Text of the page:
I previously wrote about a conspicuous lack of sit-down Chinese restaurant chains in the United States. However, potential winds of change are blowing as overseas Chinese restaurant chains based in Asia have begun to open branches in the United States. In each case, the initial foray is in California, in recognition that the best Chinese food and the most sophisticated Chinese food audiences are found there, particularly in the San Gabriel Valley outside of Los Angeles. As successful operations are established in California, the beginnings of further expansion are appearing. (more…)
In this multi-part survey of Chinese food in different cities across the United States, a number of distinct models arise. Cities like Los Angeles, San Francisco, and New York have a 19th century core Chinatown that still exists today, but where the best Chinese food has migrated to the suburbs. In cities like San Diego, Phoenix, and St. Louis, the historic core Chinatown became extinct, but the Chinese community was later revived in the suburbs, as the repeal of Chinese exclusion laws brought in a new wave of Chinese immigrants. Cities like Las Vegas, Dallas, and Atlanta never had a historic core Chinatown, but developed Chinese communities in the 20th century post-immigration reform years. In Houston, a small downtown Chinatown developed during the period of immigration exclusion, followed by a larger suburban Chinese community later in the 20th century. And in Chicago, the historic core Chinatown still dominates. (more…)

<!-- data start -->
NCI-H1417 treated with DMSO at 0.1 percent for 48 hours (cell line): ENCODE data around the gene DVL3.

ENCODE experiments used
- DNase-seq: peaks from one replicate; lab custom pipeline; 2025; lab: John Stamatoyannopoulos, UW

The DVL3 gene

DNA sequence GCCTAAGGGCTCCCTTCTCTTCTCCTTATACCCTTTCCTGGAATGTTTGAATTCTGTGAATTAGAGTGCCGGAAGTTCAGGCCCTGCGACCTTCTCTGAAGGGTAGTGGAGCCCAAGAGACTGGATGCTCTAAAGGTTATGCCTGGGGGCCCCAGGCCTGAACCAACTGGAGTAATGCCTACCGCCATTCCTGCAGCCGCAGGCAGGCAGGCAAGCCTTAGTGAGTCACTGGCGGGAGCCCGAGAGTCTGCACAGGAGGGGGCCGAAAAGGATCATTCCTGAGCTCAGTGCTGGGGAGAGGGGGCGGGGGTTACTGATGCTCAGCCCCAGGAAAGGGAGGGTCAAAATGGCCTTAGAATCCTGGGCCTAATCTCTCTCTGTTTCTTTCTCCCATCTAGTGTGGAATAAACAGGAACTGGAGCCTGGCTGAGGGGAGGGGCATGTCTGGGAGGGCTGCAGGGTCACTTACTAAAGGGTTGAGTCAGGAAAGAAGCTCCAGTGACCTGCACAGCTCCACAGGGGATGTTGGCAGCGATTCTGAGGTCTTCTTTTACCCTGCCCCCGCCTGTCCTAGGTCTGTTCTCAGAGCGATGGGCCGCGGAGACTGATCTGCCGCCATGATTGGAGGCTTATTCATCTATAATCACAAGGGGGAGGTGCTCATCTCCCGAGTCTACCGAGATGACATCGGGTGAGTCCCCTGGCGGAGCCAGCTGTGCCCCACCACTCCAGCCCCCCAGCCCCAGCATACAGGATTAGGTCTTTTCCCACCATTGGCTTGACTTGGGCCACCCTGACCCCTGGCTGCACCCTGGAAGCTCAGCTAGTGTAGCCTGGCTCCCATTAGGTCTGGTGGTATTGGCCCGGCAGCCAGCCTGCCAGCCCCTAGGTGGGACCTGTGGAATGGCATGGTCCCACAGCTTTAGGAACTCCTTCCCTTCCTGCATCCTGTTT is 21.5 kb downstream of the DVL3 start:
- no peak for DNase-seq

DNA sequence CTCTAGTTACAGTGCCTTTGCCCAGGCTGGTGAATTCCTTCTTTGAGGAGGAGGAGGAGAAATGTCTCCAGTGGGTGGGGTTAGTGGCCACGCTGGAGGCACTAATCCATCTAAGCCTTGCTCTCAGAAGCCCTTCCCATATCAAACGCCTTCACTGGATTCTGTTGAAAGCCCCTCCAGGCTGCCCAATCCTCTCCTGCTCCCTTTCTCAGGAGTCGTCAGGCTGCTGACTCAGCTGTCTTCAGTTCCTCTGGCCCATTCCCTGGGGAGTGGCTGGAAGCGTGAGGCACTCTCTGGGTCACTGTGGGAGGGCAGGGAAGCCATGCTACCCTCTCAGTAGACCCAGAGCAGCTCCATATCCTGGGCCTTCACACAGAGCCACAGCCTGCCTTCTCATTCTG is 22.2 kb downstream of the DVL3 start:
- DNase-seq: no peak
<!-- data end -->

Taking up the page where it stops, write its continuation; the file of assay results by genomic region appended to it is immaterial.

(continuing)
You see them in all media outlets, in newspapers and magazines, on the television, and especially on the internet: Top 10 restaurant features or other best restaurant listings. The listicles are crowd-pleasers and contain interesting and useful information, though they have their limitations, reflecting the author’s subjective opinion and the breadth of his or her dining experience. Nevertheless, such listings are eagerly anticipated and are widely shared. However, when it comes to ten-bests for Chinese restaurants, a number of factors make such lists dubious, if not downright dangerous. (more…)
As the second largest city in the United States, Los Angeles is unsurprisingly one of the country’s great food scenes. Though top-notch restaurants are spread throughout the region, the epicenter of dining is generally considered to be the Westside, including the separate cities of Beverly Hills, Culver City, and Santa Monica. Meanwhile, as I have previously noted, the growing Chinese food mania in Los Angeles, especially to the east in the San Gabriel Valley, has dominated Chinese food culture nationwide. So why is the Chinese food on the Westside so poor, with restaurateurs wondering whether it’s even possible for destination Chinese restaurants to succeed there? (more…)